In a miracle of modern technology, 3D printing is being deployed to replace missing hands lost by refugees who escaped the conflict in Syria.
Many of those amputees suffered their injuries in a split second, as victims of airborne bombing, shelling or the multiple other explosives deployed in the four year civil war. Others lost their upper limbs from infection after cuts suffered during the perilous journey out of the conflict zone went untreated for lack of medical supplies.
But an innovative use of 3D printing, developed by a One Young World Ambassador with her student–led team, means that new prosthetic hands can be made in a seven-hour printing process. Midia Shikh Hassan and her colleagues at Dextra, based in Ottawa, Canada, aim to begin delivering the hands to amputees in Lebanese refugee camps from next year.
Even more impressively, the cost of each of the Dextra hands is just US$20, a small fraction of the cost of a standard prosthetic. Even a passive prosthetic hand made under traditional methods would cost at least US$1,000.
The Dextra hands are mechanically-activated, meaning that the user is able to handle objects, such as a phone or a drinks cup. The design and the printing process also enable a more pleasing aesthetic outcome, including a close match to the skin colour of the arm. An advanced robotic prosthetic with a similar mechanic capability might cost as much as US$25,000 to make.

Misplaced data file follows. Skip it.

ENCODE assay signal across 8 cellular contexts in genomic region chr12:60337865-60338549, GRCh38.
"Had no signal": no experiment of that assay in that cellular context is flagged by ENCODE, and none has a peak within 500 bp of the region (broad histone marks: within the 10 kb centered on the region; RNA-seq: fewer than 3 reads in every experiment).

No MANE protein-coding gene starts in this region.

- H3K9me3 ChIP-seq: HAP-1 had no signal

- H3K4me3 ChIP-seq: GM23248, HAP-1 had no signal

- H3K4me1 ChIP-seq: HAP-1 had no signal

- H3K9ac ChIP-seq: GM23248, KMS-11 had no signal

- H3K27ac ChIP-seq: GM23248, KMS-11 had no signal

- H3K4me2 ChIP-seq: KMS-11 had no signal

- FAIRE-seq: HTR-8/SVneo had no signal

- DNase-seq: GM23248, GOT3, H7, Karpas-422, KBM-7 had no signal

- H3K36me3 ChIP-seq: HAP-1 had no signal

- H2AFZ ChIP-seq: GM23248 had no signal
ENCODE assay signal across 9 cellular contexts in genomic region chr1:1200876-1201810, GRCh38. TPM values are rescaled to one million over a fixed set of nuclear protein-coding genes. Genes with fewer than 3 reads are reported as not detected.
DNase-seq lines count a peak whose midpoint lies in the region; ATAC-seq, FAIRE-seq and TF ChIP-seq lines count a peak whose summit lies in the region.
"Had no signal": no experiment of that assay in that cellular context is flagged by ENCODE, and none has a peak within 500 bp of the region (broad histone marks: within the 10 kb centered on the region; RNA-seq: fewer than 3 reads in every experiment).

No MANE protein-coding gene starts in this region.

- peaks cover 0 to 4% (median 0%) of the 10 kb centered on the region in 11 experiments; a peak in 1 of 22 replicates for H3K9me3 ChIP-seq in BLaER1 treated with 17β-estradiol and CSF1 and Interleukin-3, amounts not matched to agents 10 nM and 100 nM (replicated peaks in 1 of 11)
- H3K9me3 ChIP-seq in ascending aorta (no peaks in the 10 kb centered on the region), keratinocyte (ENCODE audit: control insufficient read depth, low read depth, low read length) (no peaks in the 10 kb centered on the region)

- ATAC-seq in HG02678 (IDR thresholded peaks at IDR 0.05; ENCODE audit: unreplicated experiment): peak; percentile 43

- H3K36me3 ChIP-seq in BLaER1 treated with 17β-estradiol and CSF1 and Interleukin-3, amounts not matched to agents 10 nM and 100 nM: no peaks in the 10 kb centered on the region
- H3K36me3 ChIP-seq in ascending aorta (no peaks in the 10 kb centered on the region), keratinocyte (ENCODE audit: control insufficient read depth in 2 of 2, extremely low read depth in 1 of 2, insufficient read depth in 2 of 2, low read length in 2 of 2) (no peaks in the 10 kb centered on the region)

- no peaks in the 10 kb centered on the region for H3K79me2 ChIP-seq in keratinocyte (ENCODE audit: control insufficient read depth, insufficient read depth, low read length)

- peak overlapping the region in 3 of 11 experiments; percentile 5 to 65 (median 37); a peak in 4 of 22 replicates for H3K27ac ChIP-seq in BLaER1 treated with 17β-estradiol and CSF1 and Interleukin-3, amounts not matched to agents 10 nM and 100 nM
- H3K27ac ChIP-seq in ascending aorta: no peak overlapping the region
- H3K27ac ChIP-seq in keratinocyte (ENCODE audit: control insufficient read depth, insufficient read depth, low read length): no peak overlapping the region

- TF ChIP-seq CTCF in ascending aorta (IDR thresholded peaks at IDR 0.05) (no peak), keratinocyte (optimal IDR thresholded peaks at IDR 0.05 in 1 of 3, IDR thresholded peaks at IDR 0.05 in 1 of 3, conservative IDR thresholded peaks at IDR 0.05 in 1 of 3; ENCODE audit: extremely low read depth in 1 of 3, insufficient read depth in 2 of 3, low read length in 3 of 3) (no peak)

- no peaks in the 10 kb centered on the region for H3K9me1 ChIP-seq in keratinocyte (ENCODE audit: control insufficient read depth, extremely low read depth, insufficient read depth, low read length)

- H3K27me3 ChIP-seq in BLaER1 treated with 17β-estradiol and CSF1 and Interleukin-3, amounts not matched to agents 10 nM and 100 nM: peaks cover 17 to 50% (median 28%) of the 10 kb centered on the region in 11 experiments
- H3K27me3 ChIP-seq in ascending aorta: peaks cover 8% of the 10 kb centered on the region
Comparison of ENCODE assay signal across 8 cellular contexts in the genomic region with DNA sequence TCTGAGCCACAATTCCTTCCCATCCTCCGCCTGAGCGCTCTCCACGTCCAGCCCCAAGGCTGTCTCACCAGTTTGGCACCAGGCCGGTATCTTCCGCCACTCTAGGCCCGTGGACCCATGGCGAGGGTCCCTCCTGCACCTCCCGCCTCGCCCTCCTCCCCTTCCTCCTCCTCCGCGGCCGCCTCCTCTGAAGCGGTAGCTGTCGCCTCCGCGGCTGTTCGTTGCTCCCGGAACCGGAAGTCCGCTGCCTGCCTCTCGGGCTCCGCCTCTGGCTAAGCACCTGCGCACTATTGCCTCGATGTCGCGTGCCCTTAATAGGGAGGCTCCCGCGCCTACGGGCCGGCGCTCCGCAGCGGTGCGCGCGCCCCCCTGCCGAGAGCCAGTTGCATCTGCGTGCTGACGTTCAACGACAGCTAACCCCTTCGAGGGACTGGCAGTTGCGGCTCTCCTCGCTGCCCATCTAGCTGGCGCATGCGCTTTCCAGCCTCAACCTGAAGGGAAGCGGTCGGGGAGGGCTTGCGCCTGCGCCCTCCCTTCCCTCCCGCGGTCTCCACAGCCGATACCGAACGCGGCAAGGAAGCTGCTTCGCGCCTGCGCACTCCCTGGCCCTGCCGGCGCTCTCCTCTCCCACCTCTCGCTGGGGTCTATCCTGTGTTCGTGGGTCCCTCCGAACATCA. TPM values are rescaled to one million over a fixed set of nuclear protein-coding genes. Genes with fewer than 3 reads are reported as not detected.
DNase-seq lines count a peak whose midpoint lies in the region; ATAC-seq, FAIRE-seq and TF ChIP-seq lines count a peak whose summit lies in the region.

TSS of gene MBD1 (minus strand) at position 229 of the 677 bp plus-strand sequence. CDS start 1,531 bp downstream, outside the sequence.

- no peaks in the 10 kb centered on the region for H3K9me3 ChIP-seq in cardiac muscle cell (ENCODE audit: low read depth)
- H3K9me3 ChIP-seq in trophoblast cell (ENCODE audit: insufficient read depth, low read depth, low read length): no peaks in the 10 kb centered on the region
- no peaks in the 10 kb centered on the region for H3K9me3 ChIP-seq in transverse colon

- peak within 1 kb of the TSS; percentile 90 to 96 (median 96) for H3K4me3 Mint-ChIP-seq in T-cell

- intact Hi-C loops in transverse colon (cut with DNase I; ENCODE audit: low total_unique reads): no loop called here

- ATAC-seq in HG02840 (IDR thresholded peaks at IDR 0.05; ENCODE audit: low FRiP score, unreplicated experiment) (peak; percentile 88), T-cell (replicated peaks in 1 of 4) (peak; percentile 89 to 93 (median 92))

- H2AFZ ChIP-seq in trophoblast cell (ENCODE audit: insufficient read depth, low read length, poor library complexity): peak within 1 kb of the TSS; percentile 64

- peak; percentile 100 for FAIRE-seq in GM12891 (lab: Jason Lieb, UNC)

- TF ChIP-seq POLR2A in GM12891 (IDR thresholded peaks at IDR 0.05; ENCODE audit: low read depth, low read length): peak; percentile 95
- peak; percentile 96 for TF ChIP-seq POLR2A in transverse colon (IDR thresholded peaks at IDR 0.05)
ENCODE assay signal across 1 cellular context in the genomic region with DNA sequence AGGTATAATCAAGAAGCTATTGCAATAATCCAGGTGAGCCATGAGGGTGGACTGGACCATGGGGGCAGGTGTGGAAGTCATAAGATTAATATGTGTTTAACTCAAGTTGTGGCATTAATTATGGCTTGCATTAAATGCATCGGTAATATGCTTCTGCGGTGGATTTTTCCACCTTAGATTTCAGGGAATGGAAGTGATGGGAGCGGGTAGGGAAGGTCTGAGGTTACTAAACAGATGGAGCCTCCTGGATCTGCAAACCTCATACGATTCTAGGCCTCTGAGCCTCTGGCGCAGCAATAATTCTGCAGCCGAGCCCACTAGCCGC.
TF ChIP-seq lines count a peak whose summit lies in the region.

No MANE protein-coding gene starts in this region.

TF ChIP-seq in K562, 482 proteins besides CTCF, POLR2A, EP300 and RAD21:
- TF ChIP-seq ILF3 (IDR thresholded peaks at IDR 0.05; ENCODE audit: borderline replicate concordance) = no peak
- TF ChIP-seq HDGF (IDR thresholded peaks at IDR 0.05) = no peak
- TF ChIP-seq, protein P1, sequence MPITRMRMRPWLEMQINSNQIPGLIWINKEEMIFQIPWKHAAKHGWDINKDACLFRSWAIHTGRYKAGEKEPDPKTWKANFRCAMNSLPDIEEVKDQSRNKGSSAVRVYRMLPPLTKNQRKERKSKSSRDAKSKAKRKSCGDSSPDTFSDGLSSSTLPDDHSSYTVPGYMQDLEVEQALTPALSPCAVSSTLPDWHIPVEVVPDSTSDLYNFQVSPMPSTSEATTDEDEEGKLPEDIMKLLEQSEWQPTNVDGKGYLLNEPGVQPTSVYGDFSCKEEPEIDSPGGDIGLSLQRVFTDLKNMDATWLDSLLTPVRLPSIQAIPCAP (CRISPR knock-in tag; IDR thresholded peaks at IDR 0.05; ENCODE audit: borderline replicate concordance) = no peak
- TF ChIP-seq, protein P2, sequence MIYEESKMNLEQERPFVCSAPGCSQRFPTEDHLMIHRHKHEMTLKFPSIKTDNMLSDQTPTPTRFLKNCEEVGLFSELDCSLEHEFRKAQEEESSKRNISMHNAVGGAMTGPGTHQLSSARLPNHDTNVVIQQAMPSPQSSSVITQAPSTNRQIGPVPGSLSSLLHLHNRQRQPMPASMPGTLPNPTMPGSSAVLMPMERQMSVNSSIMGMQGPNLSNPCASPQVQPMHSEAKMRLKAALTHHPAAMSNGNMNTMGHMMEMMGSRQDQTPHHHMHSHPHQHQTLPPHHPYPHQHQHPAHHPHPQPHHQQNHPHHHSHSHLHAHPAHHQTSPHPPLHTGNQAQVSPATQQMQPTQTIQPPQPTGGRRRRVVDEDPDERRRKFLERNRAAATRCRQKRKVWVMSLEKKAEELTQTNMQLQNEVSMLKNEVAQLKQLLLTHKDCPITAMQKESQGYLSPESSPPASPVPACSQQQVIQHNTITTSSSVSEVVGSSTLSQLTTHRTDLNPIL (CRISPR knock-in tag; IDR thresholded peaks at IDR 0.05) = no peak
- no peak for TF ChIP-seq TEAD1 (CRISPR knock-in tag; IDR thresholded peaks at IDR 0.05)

Ms Shikh Hassan said the students had the idea for the Dextra projects while studying at the University of Ottawa’s and attending Difference Makers program that is powered by Centre for Entrepreneurial Engineering Design (CEED). Being of Syrian descent she was anxious to find a way to use her learning to help victims of the war. “It was a way of helping a nation I identify with,” she says. “I’m lucky to be here in Canada and at the university and I am also an engineering student and know how to build things.” Ms Shikh Hassan, who attended One Young World’s Summit in Ottawa last year, also has a degree in health sciences.
Her colleague, Antoine Machaalani, who is of Lebanese descent, travelled to Lebanon to prepare the ground for Dextra’s work with refugees, with support from the International Committee of the Red Cross. Dextra’s aim is to provide 25 hands during its first six months of operation next year. There are also plans for 3D-printed legs.
Ms Shik Hassan said the logistical side of the operation, including getting the correct proportions for the replacement hands, was the most demanding part of the operation. “Printing doesn’t take a long time but going back and forth to get the exact measurements, you need help from local prosthetists.”
Dextra intends to be a sustainable business, funding free hands for refugees by selling similar prosthetics to the Lebanese market, though still at a price which is far below the cost for traditional prosthetics in the west.
Ms Shik Hassan says that the project takes the position that losing a hand is not merely a physical impairment but also causes damage to a person’s confidence and even mental health. An amputee might suffer from discrimination and stereotyping in the job market. Children who have lost upper limbs might easily fall behind in education. “We take a holistic approach to the problem because we know that the problem doesn’t stop with giving them a hand.”
Dextra plans to employ other refugees to work on the programme and to assist with the after-care of those receiving their new 3D printed prosthetics.